New York University Public Law and Legal Theory Working Papers

Document Type



Yale Law Journal, Vol. 124, No. #3, 2014


American democratic romanticism contributes to the current dysfunctionality of the institutions of American government, or so this article argues. Three lines of thought are developed that shape this argument. First, to understand the paralysis of current American government, it is as important to focus on the problem of "political fragmentation" as on the extreme polarization of the political parties By fragmentation, I mean both the internal diffusion of political power away from the party leadership into the hands of individual members, and the external diffusion of power away from the parties to non-party organizations. Today's political polarization is a product of long-term historical processes and likely to be enduring; as a result, deals across party lines are most likely to come from party leaders, who have the strongest incentive to make the party label attractive to the largest electorate. But party leaders can do so only if they can press their recalcitrant members to join the deal; political fragmentation makes that more difficult to achieve. And the communications revolution and online fundraising now enable individual officeholders to function more as independent entrepreneurs than in the past.

Second, America's unique democratic culture and institutional design contribute to political fragmentation. Our system is much more individualistic and populist in structure than that of other mature democracies. Campaign finance laws, for example, are based on the idea of an individualistic, candidate-centered system of elections, rather than one in which the central organizations of politics -- the political parties -- play a central role. In the particular American version of "democratic accountability," our officeholders are subject to more frequent elections, including primaries, than elected officials elsewhere; we elect vastly more officials, including judges and prosecutors, than any other country; much of our political reform efforts seek a greater participatory role for the individual citizen. Many current proposals for changing campaign finance, for example, seek to empower "small donors," or to give individual citizens vouchers they can use to fund candidates. But reason exists for concern that doing so will fuel political fragmentation and make effective governance more difficult, to the extent individual donations are likely to flow to more ideologically extreme, polarizing candidates.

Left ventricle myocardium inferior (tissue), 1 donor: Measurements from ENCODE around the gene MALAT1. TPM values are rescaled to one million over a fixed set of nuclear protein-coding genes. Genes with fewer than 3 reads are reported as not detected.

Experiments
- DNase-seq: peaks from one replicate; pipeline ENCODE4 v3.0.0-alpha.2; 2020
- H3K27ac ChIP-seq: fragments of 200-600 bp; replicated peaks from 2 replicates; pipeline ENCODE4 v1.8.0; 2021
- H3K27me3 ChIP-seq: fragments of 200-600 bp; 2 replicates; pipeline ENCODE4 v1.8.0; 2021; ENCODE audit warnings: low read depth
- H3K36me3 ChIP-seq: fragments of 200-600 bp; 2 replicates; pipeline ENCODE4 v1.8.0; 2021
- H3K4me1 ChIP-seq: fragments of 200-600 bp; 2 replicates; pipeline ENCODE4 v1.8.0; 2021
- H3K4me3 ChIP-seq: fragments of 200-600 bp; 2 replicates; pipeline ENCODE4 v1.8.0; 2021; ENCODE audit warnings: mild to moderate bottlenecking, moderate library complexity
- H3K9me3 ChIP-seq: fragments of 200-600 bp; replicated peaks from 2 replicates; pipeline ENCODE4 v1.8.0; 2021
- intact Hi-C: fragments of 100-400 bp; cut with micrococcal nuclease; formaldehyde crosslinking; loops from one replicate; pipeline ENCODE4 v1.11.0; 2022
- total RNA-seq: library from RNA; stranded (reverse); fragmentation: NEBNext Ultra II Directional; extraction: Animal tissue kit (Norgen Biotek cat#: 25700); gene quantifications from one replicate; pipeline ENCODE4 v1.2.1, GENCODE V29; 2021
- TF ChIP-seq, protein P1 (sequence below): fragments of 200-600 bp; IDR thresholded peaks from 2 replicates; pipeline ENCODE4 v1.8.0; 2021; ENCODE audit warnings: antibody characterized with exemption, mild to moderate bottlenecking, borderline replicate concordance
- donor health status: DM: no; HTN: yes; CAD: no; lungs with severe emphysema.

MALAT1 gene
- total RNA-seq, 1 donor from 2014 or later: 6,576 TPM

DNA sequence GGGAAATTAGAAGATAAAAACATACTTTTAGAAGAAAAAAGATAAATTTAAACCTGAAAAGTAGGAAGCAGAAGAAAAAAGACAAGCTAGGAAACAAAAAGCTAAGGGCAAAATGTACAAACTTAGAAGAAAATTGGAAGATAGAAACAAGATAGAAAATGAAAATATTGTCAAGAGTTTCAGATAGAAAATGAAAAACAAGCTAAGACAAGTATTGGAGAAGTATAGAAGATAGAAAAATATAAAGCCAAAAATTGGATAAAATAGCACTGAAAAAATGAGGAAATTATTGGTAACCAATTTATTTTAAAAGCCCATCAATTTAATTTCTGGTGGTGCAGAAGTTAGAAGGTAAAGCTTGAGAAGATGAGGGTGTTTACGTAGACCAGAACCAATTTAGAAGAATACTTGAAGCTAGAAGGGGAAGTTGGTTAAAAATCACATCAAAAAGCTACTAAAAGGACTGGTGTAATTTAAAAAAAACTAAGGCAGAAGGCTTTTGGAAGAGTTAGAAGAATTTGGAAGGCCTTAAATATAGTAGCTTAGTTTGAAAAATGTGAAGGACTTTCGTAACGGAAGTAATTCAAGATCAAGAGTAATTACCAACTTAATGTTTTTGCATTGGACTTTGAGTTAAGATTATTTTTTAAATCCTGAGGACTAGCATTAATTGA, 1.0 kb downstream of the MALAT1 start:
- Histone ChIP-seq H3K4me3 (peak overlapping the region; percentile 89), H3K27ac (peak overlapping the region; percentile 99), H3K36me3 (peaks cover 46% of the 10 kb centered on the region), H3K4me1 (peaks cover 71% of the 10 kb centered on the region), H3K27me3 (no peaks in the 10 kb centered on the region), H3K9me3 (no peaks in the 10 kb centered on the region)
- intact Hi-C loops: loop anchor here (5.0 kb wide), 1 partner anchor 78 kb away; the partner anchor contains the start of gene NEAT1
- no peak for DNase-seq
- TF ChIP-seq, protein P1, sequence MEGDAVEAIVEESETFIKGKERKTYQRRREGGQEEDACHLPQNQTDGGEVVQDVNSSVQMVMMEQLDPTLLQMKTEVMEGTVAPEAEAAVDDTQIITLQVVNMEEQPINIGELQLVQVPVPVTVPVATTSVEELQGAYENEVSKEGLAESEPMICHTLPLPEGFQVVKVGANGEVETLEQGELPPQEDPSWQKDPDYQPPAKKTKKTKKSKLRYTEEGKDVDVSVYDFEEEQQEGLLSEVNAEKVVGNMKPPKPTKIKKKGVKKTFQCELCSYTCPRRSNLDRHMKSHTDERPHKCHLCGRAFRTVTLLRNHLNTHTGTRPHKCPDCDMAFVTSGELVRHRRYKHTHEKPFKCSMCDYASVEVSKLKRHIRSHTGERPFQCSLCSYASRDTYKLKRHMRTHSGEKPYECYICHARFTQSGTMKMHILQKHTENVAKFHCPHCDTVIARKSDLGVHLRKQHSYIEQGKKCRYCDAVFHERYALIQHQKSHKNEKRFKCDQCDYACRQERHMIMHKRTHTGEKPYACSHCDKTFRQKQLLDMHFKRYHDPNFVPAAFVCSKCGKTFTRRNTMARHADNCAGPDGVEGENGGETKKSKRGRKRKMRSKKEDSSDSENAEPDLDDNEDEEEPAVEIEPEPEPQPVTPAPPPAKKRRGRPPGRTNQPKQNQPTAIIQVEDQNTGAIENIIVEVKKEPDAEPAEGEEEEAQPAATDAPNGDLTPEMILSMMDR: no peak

Third, a different direction for reform would seek to empower the forces of centrism and to focus more on organizational power in politics than on individuals. To resist political fragmentation, reform efforts can seek to strengthen the role of political parties and party leaders, so that individual members will have less of an effective veto power. This article suggests several different specific policies in the campaign finance area that might do so by giving political parties a greater role in the campaign finance system.

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democracy, democratic theory, campaign finance, political parties, polarization, constitutional law